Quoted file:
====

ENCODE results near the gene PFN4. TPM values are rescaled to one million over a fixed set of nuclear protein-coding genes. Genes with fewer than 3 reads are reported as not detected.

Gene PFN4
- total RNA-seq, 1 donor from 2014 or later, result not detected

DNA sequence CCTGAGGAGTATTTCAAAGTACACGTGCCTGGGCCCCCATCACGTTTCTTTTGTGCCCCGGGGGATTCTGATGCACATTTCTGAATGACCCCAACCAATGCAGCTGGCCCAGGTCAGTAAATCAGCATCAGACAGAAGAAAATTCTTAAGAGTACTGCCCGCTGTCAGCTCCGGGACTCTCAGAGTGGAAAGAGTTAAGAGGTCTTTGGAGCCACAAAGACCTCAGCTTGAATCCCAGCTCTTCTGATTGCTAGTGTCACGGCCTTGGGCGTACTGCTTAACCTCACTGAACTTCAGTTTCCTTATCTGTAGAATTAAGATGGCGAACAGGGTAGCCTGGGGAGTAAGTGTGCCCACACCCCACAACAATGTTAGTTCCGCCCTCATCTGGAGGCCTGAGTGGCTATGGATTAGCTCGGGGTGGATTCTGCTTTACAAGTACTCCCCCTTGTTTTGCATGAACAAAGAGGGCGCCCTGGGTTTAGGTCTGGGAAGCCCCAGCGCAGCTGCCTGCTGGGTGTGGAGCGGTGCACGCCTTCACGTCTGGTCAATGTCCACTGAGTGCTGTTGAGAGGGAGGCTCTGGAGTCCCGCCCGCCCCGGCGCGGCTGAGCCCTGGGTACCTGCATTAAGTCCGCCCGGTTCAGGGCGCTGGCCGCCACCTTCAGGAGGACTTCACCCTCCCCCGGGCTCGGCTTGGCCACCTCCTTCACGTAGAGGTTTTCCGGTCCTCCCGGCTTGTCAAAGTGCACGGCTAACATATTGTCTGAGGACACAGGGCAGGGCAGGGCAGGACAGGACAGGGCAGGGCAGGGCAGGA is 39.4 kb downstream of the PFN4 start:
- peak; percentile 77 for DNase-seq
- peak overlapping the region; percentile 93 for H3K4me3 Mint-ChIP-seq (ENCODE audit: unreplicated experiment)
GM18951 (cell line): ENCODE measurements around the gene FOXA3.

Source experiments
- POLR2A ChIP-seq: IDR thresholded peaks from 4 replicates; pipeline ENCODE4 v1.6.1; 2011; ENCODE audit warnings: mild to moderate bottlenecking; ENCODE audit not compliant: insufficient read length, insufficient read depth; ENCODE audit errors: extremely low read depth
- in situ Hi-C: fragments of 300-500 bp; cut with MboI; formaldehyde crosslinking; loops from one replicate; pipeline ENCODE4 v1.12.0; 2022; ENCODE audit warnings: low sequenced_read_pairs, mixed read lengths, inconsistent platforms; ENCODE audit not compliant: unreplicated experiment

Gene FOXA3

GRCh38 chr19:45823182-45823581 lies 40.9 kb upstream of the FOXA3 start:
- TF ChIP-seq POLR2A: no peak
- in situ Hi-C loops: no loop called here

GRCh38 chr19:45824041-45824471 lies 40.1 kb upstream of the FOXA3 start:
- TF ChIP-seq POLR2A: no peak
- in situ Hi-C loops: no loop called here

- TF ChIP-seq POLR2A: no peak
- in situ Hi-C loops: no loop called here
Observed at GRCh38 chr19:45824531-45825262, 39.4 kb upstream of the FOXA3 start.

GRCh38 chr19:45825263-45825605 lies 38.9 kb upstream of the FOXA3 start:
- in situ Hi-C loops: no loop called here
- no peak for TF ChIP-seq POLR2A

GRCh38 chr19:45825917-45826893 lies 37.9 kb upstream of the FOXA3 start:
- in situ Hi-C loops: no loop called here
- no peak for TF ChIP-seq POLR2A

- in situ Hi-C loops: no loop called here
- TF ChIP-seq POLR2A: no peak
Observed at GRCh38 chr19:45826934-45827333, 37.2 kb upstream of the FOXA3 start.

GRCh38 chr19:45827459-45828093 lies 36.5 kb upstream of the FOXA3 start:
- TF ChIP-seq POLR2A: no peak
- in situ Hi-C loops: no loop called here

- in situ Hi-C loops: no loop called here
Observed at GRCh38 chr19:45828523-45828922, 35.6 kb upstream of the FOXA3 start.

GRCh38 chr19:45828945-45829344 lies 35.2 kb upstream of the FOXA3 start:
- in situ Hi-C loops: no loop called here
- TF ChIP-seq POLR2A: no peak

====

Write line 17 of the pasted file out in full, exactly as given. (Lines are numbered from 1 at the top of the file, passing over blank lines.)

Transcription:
- in situ Hi-C loops: no loop called here